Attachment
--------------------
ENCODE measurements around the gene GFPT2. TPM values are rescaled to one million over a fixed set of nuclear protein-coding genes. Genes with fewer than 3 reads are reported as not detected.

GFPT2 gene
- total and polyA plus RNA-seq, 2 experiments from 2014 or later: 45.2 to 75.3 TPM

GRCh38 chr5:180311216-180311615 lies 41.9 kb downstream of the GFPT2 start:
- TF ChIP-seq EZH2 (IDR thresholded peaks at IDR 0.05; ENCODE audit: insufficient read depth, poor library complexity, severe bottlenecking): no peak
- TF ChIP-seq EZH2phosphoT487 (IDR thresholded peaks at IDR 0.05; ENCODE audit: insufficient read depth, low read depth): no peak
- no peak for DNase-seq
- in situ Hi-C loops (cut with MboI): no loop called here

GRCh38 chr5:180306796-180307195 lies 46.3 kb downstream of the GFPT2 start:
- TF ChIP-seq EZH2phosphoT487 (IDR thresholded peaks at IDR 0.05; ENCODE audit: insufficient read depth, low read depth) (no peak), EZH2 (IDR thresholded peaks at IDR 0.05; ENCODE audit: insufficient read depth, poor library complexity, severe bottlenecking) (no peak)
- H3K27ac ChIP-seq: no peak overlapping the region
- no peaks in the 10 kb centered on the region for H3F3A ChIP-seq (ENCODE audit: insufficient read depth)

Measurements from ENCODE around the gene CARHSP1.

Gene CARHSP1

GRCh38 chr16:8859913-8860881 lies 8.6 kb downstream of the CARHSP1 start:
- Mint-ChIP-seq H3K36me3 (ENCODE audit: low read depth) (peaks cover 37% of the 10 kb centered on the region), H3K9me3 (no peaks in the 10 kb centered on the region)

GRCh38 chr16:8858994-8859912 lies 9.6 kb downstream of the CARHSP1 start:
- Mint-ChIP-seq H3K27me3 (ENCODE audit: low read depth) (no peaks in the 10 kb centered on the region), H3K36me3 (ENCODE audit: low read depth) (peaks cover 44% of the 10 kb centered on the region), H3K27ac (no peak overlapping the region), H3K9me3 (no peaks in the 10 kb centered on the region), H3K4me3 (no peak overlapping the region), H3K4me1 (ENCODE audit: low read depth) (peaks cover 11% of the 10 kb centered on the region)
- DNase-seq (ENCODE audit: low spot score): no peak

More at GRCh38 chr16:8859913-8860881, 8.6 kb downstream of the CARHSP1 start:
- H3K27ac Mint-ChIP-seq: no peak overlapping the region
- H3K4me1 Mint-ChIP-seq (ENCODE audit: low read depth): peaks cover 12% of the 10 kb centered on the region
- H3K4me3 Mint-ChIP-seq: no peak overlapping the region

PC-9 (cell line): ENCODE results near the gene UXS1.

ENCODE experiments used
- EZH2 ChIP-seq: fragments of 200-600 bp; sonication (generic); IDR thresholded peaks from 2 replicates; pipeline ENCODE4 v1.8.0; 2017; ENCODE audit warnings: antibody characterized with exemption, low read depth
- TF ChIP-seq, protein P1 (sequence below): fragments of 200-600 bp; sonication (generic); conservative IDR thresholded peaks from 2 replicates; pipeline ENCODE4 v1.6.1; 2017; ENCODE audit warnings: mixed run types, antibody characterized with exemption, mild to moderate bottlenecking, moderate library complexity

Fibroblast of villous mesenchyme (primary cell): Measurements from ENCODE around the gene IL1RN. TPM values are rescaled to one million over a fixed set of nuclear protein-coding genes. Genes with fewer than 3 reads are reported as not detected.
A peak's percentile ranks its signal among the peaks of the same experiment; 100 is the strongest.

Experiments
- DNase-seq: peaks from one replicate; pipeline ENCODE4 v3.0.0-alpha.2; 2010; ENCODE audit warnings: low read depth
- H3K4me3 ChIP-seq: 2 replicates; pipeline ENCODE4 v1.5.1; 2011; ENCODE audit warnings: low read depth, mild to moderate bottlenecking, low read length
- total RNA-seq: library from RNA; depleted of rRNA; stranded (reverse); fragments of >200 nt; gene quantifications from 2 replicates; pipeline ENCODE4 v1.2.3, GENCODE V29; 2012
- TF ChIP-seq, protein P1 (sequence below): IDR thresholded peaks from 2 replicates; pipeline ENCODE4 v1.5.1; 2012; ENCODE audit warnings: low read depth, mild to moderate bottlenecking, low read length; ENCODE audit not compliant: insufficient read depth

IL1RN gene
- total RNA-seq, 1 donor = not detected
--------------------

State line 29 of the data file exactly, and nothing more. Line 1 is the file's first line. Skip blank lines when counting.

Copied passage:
A peak's percentile ranks its signal among the peaks of the same experiment; 100 is the strongest.